Fishing is more than just hooking a fish on a line — it involves the practice of understanding fish behavior and habitat and learning how to read the water. It is truly an art form that requires patience and responsibility. As part of their summer program, the Sanibel Sea School recently hosted a week-long camp to learn about fish, fishing gear and the techniques needed to be successful in the art of fishing.
Twelve campers kicked off the week with a lesson on fishing from a biological perspective. They studied seagrass habitat ecology and fish identification, as well as some basic fish biology. They also practiced tying important fishing knots and learned how to be a responsible fisherperson using fishing etiquette. Guest instructor, Ben Biery with the Sanibel-based Castabout Charters, gave a tutorial on rod and reel fishing and led them through an afternoon of casting along the shoreline.
After mastering the rod and reel, campers took on fly fishing. With help from the Sanibel Fly Fishers, campers spent a morning tying their very own flies. They learned about different flies that mimic what specific fish eat and were able to create their own fly to take home. Afterwards, campers practiced casting on dry land to hone their casting skills before hitting the water in the afternoon.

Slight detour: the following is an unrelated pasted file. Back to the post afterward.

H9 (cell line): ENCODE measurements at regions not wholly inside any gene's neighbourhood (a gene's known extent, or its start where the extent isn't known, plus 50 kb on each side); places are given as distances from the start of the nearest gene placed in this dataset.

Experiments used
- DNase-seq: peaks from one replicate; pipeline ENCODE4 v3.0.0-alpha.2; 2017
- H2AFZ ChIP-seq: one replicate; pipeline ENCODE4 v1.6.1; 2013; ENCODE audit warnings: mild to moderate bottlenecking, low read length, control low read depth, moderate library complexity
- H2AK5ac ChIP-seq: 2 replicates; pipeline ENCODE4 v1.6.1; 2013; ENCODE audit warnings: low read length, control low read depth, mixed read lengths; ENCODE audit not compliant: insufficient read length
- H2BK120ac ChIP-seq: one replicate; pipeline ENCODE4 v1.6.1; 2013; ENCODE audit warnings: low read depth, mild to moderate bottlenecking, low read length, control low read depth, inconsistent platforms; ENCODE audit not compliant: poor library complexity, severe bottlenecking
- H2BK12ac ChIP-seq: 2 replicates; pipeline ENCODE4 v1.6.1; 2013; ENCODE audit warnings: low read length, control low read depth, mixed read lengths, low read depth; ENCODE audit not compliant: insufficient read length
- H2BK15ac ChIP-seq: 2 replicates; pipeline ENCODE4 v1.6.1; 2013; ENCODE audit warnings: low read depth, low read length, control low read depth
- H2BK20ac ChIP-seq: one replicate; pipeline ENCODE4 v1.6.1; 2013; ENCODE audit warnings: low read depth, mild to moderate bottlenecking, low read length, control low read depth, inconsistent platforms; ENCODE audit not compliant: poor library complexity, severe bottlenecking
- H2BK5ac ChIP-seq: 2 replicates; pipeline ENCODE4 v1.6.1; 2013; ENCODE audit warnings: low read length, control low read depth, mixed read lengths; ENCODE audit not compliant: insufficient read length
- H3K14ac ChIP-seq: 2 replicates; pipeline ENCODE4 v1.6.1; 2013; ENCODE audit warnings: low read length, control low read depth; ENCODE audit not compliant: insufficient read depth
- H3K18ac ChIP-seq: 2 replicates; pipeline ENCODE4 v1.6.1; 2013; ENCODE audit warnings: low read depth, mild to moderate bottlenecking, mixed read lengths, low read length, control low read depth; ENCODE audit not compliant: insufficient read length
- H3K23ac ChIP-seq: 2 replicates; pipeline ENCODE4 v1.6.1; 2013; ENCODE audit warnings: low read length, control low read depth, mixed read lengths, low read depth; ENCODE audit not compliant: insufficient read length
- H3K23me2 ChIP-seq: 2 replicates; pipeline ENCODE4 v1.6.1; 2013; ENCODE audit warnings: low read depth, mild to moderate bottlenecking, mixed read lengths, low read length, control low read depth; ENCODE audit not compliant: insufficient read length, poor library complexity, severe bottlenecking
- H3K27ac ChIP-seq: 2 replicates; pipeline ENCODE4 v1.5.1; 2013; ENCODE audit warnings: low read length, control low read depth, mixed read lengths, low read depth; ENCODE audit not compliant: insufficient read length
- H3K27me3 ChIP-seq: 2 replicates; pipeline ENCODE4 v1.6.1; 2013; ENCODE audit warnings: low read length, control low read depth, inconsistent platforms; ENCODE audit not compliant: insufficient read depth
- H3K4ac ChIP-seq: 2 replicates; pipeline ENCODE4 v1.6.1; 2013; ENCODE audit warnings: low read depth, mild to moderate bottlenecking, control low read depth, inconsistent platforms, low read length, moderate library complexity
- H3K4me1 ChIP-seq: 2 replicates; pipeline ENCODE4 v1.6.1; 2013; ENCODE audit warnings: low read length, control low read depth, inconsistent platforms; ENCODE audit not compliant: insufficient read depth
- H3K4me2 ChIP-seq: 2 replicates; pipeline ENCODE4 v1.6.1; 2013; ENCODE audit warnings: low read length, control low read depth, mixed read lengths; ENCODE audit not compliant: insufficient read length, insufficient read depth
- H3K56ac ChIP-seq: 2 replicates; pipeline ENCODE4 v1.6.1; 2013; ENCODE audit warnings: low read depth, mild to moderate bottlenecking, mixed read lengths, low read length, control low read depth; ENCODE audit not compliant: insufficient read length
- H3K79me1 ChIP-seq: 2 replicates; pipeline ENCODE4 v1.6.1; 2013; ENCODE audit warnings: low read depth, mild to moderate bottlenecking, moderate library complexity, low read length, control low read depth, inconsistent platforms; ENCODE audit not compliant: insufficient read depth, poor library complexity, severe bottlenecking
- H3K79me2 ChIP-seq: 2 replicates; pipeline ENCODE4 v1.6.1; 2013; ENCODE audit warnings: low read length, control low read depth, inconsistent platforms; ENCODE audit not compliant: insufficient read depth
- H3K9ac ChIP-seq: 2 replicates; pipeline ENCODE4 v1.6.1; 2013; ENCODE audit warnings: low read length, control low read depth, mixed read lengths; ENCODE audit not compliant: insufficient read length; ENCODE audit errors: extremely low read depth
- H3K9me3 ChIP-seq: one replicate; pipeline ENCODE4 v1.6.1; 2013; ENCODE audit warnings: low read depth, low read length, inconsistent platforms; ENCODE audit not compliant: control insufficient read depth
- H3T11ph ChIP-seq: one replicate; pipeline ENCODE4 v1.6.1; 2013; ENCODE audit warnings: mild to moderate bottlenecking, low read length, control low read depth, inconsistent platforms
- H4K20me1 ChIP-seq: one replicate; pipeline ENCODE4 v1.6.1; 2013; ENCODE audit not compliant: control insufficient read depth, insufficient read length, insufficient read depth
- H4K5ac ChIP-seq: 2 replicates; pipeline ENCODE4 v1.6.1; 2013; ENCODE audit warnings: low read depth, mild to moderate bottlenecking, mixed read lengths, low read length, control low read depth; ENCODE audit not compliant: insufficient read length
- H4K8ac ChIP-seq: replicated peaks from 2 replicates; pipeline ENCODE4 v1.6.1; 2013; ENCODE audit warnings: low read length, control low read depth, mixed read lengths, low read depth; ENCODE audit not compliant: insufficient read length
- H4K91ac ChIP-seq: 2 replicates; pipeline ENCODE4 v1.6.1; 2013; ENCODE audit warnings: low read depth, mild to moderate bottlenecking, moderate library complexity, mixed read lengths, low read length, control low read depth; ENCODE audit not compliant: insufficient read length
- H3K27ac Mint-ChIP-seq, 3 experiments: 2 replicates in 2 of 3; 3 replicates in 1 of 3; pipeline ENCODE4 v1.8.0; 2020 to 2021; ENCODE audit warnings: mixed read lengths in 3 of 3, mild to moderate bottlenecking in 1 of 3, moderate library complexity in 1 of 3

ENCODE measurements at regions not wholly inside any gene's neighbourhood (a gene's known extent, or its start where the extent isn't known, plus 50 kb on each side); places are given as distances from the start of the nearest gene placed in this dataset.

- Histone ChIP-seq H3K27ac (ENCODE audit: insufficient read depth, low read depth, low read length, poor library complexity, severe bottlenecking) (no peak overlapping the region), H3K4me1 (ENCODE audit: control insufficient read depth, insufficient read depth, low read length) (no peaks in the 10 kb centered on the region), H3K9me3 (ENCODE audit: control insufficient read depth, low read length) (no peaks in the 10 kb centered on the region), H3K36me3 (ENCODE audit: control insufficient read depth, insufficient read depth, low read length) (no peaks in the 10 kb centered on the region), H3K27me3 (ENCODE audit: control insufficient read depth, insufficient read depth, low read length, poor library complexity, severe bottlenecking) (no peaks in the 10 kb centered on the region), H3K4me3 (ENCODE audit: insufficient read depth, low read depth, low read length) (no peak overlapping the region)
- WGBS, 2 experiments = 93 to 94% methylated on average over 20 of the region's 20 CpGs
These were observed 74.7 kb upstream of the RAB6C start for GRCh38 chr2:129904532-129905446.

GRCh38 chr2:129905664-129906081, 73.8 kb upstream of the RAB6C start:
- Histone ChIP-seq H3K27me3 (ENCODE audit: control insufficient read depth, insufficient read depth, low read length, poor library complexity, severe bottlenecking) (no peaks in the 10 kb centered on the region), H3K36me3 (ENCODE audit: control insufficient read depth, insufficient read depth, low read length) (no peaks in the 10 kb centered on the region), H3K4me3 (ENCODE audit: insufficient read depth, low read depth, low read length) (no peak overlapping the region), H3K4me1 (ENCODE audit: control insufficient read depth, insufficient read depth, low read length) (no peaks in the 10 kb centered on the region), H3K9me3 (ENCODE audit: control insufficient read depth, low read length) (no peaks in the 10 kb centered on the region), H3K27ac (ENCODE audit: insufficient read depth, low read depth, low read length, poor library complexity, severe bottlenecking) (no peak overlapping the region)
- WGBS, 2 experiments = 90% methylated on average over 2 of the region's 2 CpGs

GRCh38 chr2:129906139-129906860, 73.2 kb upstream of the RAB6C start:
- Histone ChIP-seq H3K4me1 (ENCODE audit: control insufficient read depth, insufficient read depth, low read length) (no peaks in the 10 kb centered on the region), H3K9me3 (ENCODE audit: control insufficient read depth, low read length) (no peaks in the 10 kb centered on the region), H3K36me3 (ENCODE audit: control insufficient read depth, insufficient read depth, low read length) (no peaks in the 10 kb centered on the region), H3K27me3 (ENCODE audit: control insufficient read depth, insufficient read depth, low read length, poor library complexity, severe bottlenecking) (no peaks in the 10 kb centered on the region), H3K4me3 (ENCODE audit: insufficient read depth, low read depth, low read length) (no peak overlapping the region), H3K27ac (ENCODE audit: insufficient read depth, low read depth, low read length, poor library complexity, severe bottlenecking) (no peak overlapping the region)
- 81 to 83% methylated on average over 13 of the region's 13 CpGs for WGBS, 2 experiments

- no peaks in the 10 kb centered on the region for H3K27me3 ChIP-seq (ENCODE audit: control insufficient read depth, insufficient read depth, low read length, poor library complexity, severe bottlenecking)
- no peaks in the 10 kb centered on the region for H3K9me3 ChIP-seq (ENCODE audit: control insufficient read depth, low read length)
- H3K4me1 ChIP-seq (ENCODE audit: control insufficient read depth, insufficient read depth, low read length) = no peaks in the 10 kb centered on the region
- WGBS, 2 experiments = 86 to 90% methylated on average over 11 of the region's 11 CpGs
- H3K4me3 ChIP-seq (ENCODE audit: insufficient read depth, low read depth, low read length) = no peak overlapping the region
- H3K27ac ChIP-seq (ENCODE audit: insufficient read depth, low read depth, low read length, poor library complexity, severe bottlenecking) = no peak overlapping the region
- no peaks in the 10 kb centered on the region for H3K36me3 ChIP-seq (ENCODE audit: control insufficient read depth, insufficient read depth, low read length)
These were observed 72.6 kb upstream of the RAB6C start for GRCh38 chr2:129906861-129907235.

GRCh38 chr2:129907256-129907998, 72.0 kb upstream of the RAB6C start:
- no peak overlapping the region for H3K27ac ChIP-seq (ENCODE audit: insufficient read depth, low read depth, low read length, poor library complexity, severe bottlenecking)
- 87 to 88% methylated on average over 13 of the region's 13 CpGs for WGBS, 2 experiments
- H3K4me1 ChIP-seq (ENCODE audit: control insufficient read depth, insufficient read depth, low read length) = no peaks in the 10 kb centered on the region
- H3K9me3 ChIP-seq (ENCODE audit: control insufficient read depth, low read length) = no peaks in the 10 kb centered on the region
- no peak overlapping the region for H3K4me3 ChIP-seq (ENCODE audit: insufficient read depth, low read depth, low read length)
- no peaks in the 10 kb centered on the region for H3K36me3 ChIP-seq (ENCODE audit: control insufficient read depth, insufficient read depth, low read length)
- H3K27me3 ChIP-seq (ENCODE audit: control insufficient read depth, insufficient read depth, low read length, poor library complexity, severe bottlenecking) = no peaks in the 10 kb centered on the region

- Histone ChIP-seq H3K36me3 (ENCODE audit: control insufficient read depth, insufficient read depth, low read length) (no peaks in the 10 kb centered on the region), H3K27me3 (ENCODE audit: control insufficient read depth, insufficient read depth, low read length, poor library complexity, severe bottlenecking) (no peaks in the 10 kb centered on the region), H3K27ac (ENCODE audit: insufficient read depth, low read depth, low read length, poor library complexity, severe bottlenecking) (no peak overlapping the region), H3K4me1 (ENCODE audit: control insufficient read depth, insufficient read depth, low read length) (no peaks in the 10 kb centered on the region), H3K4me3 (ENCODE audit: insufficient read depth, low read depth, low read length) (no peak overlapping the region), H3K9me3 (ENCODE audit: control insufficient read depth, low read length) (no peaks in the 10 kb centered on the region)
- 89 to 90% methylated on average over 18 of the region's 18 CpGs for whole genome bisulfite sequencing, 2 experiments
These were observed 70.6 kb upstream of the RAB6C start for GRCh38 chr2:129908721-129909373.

At the end of the week, they ventured to the Sanibel River for some inland freshwater fishing. Each camper was successful at catching a fish, including bass, bluegill and also invasive tilapia and cichlids.
“We know that people enjoy the ocean in different ways, which can be through beachcombing, swimming and even fishing,” camp coordinator Kealy McNeal said. “Since so many people enjoy fishing, we like to teach campers to fish responsibly and to understand fishing from a biological perspective.”
As a Mind Your Line partner, McNeal also shared the importance of removing fishing gear and monofilament from the environment to protect local wildlife.
“Birds can become entangled in monofilament, so it is crucial to teach young fisherfolk best fishing practices and the importance of properly discarding fishing gear,” she said.
Part of the Sanibel-Captiva Conservation Foundation family, the Sanibel Sea School’s mission is to improve the ocean’s future, one person at a time. For more information, call 239-472-8585.